9. Do not control your breath. Don't try to make it better or deeper. Just be with your natural flow. (During the course of a day, you do not breathe for your body. It handles it for you. When you sit to meditate, you simply acknowledge this process.) Read a little secret below before the last step is revealed.

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Here's the secret

Has there been a single moment where your mind isn't thinking about something or the other? The answer, I bet, is no. Even when you aren't focusing on a specific task, unconsciously, there are memories, images from the past, old songs, unfinished arguments, emotions running in the backdrop. Nonstop.

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The western mind cannot comprehend that we are more than just the thoughts. Descarte's famous quote "I think, therefore I am." is considered a profound statement of self-inquiry. What the eastern philosophers and mystics discovered thousands of years ago is that to be able to know one thinks, there needs to be a consciousness beyond it. During meditation, they found a space, a center within, where they can observe their thoughts. All great artists and creators are aware of this space within. They refer to as being in touch with the "flow." A state of relaxed, wakefulness from which creativity and original ideas spring.

This doesn't mean they didn't value rationale or objective thoughts. In fact, through meditation, your normal cognitive skills, creativity, and clarity heighten. But you remain the master of your thoughts, not the other way around.

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The final step

The eastern experts compare the human mind to a restless monkey. It cannot stay still without jumping from one thought to another. When you sit to meditate, you will find yourself getting carried away by your thoughts. Become aware of it and bring your focus back to the present—to your breath.

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As you focus your attention on your breath, you will find your mind wandering. A thought will arise, so will emotions, body sensations, memories, images, songs you've heard before, etc.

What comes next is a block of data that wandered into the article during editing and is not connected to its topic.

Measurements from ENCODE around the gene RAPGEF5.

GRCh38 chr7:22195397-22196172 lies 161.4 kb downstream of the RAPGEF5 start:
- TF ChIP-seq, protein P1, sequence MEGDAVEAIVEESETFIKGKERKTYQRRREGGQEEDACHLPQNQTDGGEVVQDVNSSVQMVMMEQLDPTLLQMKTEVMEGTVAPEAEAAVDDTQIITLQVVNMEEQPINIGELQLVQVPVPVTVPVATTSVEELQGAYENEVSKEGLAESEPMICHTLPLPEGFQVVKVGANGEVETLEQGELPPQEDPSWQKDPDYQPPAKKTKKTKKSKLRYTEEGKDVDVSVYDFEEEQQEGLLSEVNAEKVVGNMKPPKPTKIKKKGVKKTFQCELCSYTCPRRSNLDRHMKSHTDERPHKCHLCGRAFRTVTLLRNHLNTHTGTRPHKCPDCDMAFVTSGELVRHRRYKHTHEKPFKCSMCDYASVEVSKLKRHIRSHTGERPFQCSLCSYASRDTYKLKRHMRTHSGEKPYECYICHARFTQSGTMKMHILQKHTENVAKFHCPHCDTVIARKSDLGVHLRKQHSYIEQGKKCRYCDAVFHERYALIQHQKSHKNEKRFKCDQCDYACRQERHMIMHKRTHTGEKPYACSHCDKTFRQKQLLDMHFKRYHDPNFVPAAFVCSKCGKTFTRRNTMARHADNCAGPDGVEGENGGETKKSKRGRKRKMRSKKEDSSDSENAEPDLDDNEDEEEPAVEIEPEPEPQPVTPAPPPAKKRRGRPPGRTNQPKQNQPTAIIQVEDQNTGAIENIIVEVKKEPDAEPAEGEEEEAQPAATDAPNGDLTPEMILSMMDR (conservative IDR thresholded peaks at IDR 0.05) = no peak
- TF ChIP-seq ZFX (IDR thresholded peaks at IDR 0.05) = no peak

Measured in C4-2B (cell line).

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The trick is to let them rise and let them be, but not to identify with them. Every time something arises, you simply watch it. Thoughts like these are most common in the first session:

"Did I shut the stove?"

"Is that a cat I hear?"

"This is so silly, what am I doing?"

"Ah. I should have told him what I really felt."

"My back feels funny."

"I hope no one is watching."

Let these thoughts have their say, you simply let them pass. Slowly, as you begin watching your thoughts, you will discover a silence, a calm, a "gap" between your thoughts. This first dip beyond your thoughts is called "satori" in the east.

Inhaaaleee, exhaaale, peace out

The main aim of meditation is to create a space within wherein you are not affected by every thought that occurs in your mind. Yogis (practitioners of yoga) call it "witnessing your thoughts." This might sound hocus-pocus or silly. But give it a try, anyways. Within a few days, you will find yourself more relaxed and less affected by your everyday thoughts and emotions.

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A few other tips:

- Smile

- Take it easy. This isn't a chore. It's fun

- Meditate outdoors. Nature can quickly put you in touch with inner stillness

- Use meditative music to help you calm down and ease into the state

- Try yoga, if you enjoy working with your body

- Laugh a couple of times a day. Create a reason, if you don't find one